Skiing stories aren’t as prominent in Canadian culture as, say, stories about Grey Cup games or hockey exploits by names like Beliveau, Hull, Orr and Gretzky, but they are a part of who we are. Like Canadian history, Canadian skiing stories are far more colourful and interesting than most of us realize.
John Clifford, later the father of 1970 world champion Betsy Clifford, was determined to race in the 1946 Hemispheric Championships in Chile. To do so he started out a year ahead of time, hitchhiking from Ottawa to New York City, working nights in a Dairy Queen on Coney Island while he spent his days looking for a ship that would take him to Chile. Eventually he found a ship and negotiated working passage. He also learned Spanish on the voyage.
He arrived in Chile months ahead of the race, where he made his own equipment and trained for the race — which he won.
Lucile Wheeler became the first North American woman to win world championship medals, in downhill and giant slalom, in 1958. Nancy Greene was the first woman to ever win the World Cup title. The achievements of the Crazy Canucks captured the attention not only of Canada but of European nations.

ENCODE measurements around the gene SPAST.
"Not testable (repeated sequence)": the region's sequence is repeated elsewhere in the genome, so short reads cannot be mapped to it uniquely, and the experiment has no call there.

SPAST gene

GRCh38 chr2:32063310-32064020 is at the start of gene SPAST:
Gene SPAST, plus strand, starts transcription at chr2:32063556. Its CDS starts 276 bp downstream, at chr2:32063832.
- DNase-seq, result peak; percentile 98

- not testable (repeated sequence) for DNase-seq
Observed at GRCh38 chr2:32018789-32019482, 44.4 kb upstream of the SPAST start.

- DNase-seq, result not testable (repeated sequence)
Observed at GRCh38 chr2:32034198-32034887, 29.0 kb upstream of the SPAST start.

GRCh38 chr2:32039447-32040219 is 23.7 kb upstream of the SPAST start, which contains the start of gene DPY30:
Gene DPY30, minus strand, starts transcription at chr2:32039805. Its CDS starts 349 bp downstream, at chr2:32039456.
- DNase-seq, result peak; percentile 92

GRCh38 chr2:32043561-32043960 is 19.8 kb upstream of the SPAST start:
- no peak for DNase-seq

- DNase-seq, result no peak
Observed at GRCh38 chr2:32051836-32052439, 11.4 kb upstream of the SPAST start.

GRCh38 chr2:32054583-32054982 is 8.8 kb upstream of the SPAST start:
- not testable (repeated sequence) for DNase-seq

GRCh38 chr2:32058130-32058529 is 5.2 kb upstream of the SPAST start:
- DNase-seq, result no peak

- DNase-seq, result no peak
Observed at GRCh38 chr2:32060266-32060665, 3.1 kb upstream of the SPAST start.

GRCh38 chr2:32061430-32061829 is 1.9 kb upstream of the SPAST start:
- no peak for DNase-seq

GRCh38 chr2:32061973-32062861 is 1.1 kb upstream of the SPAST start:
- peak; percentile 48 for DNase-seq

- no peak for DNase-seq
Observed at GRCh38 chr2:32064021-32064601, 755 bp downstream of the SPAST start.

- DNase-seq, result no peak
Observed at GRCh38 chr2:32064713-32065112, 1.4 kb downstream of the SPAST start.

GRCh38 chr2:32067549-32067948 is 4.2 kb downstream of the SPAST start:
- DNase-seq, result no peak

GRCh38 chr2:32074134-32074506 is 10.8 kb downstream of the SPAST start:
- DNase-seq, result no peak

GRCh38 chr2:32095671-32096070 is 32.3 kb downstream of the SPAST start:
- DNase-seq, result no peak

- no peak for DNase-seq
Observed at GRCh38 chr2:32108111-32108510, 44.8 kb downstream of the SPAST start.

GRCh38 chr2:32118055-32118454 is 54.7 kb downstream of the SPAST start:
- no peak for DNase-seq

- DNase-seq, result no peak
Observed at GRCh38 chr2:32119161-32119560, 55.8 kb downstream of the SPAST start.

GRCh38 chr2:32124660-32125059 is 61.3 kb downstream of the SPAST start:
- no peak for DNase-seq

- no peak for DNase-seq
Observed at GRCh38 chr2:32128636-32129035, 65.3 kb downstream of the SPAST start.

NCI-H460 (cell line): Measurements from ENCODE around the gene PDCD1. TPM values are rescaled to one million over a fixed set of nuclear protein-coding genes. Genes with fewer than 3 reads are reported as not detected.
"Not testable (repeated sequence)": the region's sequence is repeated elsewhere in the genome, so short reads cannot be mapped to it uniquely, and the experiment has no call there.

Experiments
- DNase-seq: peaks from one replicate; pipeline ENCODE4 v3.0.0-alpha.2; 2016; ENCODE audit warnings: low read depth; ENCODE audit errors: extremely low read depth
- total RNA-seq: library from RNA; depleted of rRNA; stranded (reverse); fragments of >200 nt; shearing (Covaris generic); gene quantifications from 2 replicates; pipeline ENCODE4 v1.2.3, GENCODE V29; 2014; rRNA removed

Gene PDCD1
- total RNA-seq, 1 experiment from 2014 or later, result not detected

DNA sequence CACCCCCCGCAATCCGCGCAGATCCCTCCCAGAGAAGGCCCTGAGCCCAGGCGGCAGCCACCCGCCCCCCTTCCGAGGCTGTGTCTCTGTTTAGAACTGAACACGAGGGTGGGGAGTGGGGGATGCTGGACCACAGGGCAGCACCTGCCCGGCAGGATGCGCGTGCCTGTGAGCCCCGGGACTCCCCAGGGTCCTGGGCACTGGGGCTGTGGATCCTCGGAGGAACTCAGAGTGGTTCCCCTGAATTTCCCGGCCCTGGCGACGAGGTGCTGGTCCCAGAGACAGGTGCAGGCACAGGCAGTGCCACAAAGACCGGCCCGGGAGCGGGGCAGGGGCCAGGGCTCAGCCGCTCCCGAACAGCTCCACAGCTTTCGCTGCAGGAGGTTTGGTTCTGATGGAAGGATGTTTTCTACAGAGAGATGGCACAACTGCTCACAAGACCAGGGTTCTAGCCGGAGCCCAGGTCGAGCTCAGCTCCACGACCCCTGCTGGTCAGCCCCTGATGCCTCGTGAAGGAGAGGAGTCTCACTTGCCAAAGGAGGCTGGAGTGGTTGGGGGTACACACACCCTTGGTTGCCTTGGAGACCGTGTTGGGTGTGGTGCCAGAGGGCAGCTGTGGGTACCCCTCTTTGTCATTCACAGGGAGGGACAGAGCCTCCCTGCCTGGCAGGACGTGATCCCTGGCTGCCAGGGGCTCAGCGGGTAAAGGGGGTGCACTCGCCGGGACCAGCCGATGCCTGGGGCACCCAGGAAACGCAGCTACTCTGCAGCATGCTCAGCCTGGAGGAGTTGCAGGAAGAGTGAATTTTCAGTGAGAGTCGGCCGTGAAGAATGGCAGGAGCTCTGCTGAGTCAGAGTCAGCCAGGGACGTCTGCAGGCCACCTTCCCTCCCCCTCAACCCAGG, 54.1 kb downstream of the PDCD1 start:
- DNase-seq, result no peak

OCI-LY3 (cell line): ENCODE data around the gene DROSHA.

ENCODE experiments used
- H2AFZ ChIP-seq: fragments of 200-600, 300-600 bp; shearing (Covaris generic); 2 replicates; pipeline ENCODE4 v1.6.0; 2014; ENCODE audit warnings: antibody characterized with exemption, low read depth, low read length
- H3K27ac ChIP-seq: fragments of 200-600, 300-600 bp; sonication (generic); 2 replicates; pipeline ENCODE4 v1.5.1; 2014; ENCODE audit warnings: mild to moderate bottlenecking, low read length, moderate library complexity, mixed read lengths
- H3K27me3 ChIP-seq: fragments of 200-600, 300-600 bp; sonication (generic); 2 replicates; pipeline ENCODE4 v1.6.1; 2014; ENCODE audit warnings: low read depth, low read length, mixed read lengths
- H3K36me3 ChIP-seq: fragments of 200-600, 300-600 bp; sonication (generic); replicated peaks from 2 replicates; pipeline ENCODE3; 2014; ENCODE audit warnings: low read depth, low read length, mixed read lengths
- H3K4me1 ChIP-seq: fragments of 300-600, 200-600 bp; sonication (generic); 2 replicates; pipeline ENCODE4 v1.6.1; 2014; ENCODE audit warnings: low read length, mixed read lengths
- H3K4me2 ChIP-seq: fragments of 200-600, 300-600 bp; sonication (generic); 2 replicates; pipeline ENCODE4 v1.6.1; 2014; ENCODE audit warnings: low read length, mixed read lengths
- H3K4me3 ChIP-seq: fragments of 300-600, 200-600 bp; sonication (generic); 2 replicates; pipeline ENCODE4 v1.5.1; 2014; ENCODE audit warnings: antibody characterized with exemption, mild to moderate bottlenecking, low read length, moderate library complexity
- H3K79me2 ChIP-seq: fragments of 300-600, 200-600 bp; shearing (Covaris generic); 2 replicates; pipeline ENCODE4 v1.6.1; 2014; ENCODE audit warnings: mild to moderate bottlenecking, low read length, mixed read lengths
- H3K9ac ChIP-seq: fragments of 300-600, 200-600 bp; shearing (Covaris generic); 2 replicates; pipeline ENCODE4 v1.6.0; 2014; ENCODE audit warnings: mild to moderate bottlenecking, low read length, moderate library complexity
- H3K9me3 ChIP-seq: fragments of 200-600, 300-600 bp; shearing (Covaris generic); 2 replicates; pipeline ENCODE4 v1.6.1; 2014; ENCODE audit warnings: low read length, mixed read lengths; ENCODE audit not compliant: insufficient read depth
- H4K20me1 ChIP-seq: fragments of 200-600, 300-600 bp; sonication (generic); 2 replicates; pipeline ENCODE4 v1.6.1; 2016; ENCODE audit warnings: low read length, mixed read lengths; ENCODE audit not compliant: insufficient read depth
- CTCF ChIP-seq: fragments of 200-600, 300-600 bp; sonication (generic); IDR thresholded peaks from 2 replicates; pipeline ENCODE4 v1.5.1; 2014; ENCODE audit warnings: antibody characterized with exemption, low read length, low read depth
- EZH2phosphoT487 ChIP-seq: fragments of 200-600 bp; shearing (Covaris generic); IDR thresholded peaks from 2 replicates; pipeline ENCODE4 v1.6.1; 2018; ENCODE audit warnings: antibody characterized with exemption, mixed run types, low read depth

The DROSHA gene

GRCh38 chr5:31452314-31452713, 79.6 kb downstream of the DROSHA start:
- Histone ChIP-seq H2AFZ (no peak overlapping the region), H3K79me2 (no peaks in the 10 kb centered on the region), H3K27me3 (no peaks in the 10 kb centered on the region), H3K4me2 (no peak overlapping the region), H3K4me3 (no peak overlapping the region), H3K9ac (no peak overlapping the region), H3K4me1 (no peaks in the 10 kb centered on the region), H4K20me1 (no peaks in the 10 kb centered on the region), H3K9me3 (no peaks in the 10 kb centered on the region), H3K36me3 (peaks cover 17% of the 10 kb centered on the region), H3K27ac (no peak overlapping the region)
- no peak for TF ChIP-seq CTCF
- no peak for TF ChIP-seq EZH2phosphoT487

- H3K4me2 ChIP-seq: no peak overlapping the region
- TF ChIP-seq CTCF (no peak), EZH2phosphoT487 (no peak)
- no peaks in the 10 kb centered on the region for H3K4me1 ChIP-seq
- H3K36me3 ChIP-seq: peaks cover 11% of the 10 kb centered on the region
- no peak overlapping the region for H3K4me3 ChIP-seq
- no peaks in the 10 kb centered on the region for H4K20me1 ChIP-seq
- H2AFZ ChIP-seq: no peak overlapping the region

Skiing is also part of Whistler’s heritage. From Whistler pioneer Walter Zebrowski, who carried his skis across two continents during the Second World War, to the racing and teaching legacy of the man whose name is on the Whistler Mountain downhill course, skiing and Whistler share a rich tradition.
This weekend’s World Cup races are part of a new tradition made possible by a number of people who had the vision to see an opportunity for Whistler and the dedication to make it a reality. The World Cup in Whistler is more than a ski race; in the future it will contribute to the community’s social fabric, making Whistler a better, more rounded place to live.